Greta worried that the odor […] would settle into her canvases, but Einar told her it was impossible, not with the shellac. "They're impenetrable," he remarked of her paintings, which sounded—once it was said, hovering between the two of them like a bat—unkind. (6.6)
When we first meet Greta, she paints portraits and coats them with a thick layer of transparent shellac. It preserves the paintings, but it's also impenetrable. This makes Greta's paintings a lot like her: persistent (some might say stubborn), and difficult to get close to.
"Her painting of a young girl named Lili would be frightening if it wasn't so beautiful." (6.25)
An art critic says this about Greta's first painting of Lili, and she takes it as her first real compliment on her work. What do you think makes the painting "frightening"?
Over the summer she had begun to change her style, using brighter colors, especially pinks and yellows and golds, and flatter lines and an even larger scale. […] Nothing made her happier than painting Lili. (8.13)
Greta also leaves off the shellac, adding to the imagery here. The painting, even though it's of Lili and not a self-portrait, reflects Greta's attitude. She becomes happier and more open when Lili is around.
"That's what I want. Lili waiting, waiting for Hans." (9.64)
Perhaps Greta's portraits of Lili connect with so many people because she is able to capture Lili's powerful emotions. Previously, Greta painted mostly commissioned portraits, which have all the emotion of a Sears portrait studio photograph. Lili is passionate, and her feelings translate onto the canvas.
He'd begun to think of his makeup box as his palette. (9.25)
As Lili, Einar gives up painting landscapes for painting her own face with makeup instead. She becomes her own landscape, and with makeup, she can create whatever image she wants.
While she painted, Greta thought of nothing, or what felt to her like nothing: her brain, her thoughts felt as light as the paints she mixed into her palette. (10.2)
Greta spends a lot of time thinking, so painting is an amazing relief to her. She's able to switch off her thoughts and just feel instead. Ah…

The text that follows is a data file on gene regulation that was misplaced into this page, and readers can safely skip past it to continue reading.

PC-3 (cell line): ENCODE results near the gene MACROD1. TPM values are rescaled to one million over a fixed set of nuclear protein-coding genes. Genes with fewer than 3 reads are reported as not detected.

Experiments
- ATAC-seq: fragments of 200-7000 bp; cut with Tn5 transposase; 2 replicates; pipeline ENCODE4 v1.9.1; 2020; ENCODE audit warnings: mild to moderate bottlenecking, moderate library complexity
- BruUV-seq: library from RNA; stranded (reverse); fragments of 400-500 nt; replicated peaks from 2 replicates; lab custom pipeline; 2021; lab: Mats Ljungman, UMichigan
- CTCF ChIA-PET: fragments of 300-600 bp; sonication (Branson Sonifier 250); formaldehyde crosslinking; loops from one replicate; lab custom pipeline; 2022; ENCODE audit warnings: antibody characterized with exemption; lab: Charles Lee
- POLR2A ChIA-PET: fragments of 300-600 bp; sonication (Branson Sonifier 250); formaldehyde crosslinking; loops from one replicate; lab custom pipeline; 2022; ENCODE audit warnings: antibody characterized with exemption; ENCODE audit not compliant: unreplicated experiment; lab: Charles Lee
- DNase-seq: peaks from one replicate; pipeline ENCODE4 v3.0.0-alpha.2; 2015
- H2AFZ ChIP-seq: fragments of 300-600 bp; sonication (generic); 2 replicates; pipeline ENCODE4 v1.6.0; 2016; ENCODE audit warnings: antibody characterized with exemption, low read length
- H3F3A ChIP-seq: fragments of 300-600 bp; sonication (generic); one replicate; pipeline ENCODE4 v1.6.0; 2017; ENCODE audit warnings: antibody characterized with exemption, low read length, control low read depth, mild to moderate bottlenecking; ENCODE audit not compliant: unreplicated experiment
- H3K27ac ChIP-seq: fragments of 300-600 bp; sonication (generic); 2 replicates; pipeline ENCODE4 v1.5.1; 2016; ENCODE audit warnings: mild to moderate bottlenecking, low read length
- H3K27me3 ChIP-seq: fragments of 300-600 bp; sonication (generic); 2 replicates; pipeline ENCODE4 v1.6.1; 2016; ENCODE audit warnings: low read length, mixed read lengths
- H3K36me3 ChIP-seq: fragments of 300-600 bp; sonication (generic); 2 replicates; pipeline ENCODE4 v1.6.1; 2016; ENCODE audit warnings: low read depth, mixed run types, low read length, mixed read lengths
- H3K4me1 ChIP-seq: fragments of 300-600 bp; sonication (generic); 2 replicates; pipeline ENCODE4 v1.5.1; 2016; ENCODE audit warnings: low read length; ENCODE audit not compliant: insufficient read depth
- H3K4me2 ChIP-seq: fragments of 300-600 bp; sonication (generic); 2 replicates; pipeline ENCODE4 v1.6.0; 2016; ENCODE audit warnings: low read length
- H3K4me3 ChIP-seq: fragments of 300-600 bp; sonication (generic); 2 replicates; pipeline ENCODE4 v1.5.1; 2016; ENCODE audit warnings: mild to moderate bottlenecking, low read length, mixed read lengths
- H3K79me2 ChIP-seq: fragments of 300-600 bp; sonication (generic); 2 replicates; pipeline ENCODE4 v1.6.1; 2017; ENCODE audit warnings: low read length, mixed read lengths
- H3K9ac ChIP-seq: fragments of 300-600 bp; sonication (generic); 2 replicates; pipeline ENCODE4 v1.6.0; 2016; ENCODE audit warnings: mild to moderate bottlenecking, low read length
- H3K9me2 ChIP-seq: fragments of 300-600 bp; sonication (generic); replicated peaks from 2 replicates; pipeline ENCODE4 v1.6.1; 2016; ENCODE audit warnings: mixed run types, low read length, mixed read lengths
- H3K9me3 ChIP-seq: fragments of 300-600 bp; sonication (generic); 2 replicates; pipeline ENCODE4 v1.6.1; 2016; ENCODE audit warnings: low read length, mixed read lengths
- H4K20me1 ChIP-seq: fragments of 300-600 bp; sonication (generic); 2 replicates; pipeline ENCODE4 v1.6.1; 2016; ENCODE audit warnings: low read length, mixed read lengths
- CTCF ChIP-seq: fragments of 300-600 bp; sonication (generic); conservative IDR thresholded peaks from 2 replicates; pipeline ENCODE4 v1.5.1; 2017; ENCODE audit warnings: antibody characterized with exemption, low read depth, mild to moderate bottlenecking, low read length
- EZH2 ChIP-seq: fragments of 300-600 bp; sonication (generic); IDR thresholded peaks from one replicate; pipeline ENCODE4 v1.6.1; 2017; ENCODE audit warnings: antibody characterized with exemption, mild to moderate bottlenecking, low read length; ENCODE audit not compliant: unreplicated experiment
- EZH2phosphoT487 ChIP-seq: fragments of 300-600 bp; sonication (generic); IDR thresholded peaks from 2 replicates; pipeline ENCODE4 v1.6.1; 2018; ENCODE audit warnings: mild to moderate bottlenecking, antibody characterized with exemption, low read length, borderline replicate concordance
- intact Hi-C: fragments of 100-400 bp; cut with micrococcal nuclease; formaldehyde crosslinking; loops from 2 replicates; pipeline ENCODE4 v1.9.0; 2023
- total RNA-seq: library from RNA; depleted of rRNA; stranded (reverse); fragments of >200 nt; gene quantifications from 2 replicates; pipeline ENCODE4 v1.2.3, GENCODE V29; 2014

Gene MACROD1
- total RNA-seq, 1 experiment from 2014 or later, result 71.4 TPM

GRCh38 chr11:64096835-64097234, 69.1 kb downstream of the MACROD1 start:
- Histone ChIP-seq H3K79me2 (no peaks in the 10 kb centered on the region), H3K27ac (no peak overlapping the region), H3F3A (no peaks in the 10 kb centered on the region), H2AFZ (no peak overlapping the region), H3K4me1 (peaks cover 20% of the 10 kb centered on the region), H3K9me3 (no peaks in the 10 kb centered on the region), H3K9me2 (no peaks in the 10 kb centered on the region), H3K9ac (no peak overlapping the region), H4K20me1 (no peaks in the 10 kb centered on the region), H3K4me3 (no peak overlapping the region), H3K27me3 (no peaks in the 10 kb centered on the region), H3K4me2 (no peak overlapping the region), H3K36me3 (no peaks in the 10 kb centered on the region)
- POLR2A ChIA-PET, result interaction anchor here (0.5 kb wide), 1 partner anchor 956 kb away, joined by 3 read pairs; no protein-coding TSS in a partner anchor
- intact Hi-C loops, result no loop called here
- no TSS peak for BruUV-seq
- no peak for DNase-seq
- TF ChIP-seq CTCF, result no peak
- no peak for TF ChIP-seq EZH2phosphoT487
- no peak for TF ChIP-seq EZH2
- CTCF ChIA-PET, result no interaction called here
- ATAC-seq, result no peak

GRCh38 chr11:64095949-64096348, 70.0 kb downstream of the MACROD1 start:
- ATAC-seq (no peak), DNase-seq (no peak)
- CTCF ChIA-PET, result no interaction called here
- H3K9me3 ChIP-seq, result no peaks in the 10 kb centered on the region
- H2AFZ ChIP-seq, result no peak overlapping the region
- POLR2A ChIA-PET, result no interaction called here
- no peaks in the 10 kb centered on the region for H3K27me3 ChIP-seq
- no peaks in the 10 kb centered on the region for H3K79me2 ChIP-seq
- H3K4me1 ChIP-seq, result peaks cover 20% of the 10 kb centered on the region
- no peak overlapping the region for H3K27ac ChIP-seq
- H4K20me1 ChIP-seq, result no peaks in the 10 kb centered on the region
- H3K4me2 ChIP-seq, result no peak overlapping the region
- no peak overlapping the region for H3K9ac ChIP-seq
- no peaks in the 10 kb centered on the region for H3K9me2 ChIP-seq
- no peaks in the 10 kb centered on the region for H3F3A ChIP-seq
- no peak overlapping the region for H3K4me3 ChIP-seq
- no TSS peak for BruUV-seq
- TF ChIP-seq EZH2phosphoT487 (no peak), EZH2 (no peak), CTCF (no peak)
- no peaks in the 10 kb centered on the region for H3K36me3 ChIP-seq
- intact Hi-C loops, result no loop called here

Einar himself no longer painted. "I'm having a hard time imagining the bog," he'd call from his studio, where his canvases and his paints were kept tidy. (14.4)
Check out our "Symbols" section for more on the bog. Here, though, is Einar's rationale for giving up his life's passion: Einar painted to work through his feelings, but transforming into Lili is a real solution.
After thinking about it, Greta abandoned her latest portrait of Lili. (26.1)
Once the transition is complete, Greta decides to move on. Instead of dwelling on her thoughts of Lili, she leaves her behind. First she abandons her art; then she leaves Lili herself.
Methodically she unrolled each painting and anchored its corners and then aligned it into the grid she was creating of dozens and dozens of the little pictures that made up much of Einar's work. (27.116)
Einar's paintings are like his memories—a little mosaic of thoughts and images and feelings. Greta offers them to Lili, but Lili doesn't want them. She wants Einar to fade away, so she can't take his art with her because with the art come feelings.
There was another exhibition of her paintings in Hans's gallery, and for the first time she didn't attend the opening. Something in her felt sick of it all, though she was careful not to repeat such a sentiment to Hans. (22.2)
Perhaps painting Lili was a way for Greta to work through her feelings, too. Being married to a man transitioning into a woman will cause a lot of feelings, so Greta has a lot of complicated emotions to work through.